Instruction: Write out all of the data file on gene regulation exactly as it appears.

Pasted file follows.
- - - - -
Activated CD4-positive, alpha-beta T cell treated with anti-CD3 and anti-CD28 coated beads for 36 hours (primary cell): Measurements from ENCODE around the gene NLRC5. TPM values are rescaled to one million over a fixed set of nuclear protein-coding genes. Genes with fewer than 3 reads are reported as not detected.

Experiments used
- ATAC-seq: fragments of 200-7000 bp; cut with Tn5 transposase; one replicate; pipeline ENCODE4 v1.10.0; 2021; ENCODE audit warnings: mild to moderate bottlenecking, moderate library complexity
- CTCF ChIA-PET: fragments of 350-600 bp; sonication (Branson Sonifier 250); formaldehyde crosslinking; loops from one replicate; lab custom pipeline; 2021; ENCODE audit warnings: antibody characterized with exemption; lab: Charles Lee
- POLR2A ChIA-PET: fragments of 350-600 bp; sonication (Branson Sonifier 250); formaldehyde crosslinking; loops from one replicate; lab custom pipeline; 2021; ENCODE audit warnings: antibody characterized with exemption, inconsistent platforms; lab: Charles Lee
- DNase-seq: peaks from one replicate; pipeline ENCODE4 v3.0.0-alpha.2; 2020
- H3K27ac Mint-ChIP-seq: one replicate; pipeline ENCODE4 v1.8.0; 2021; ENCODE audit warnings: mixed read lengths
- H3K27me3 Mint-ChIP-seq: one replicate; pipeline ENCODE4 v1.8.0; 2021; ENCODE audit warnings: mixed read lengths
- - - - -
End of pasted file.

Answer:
Activated CD4-positive, alpha-beta T cell treated with anti-CD3 and anti-CD28 coated beads for 36 hours (primary cell): Measurements from ENCODE around the gene NLRC5. TPM values are rescaled to one million over a fixed set of nuclear protein-coding genes. Genes with fewer than 3 reads are reported as not detected.

Experiments used
- ATAC-seq: fragments of 200-7000 bp; cut with Tn5 transposase; one replicate; pipeline ENCODE4 v1.10.0; 2021; ENCODE audit warnings: mild to moderate bottlenecking, moderate library complexity
- CTCF ChIA-PET: fragments of 350-600 bp; sonication (Branson Sonifier 250); formaldehyde crosslinking; loops from one replicate; lab custom pipeline; 2021; ENCODE audit warnings: antibody characterized with exemption; lab: Charles Lee
- POLR2A ChIA-PET: fragments of 350-600 bp; sonication (Branson Sonifier 250); formaldehyde crosslinking; loops from one replicate; lab custom pipeline; 2021; ENCODE audit warnings: antibody characterized with exemption, inconsistent platforms; lab: Charles Lee
- DNase-seq: peaks from one replicate; pipeline ENCODE4 v3.0.0-alpha.2; 2020
- H3K27ac Mint-ChIP-seq: one replicate; pipeline ENCODE4 v1.8.0; 2021; ENCODE audit warnings: mixed read lengths
- H3K27me3 Mint-ChIP-seq: one replicate; pipeline ENCODE4 v1.8.0; 2021; ENCODE audit warnings: mixed read lengths